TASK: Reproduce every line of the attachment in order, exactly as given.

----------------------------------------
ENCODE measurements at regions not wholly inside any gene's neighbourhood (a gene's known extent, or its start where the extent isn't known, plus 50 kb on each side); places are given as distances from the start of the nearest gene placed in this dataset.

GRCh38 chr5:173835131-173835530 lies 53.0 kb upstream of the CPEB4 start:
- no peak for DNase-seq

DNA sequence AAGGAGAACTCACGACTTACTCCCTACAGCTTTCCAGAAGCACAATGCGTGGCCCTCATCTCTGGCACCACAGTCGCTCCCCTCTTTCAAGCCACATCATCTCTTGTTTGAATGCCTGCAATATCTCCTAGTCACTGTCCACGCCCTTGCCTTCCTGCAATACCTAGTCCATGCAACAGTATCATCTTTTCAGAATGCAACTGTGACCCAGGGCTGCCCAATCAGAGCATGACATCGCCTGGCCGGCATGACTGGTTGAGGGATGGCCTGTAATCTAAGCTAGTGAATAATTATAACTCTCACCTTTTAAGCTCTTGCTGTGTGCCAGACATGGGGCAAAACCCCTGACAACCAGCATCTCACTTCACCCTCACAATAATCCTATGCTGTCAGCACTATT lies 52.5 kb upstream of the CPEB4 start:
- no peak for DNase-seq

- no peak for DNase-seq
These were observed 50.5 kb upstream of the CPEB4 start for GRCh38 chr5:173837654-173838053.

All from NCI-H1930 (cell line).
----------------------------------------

ENCODE measurements at regions not wholly inside any gene's neighbourhood (a gene's known extent, or its start where the extent isn't known, plus 50 kb on each side); places are given as distances from the start of the nearest gene placed in this dataset.

GRCh38 chr5:173835131-173835530 lies 53.0 kb upstream of the CPEB4 start:
- no peak for DNase-seq

DNA sequence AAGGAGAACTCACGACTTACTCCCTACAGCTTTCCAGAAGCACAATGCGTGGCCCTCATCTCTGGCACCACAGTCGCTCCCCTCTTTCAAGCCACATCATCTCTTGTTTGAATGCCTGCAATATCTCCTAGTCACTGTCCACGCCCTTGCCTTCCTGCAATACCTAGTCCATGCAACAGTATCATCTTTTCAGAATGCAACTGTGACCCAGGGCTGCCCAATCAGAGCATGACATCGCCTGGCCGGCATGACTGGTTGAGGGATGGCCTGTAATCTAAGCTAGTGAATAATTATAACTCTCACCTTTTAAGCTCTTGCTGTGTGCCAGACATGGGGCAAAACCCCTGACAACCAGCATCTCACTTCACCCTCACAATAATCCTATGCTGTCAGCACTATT lies 52.5 kb upstream of the CPEB4 start:
- no peak for DNase-seq

- no peak for DNase-seq
These were observed 50.5 kb upstream of the CPEB4 start for GRCh38 chr5:173837654-173838053.

All from NCI-H1930 (cell line).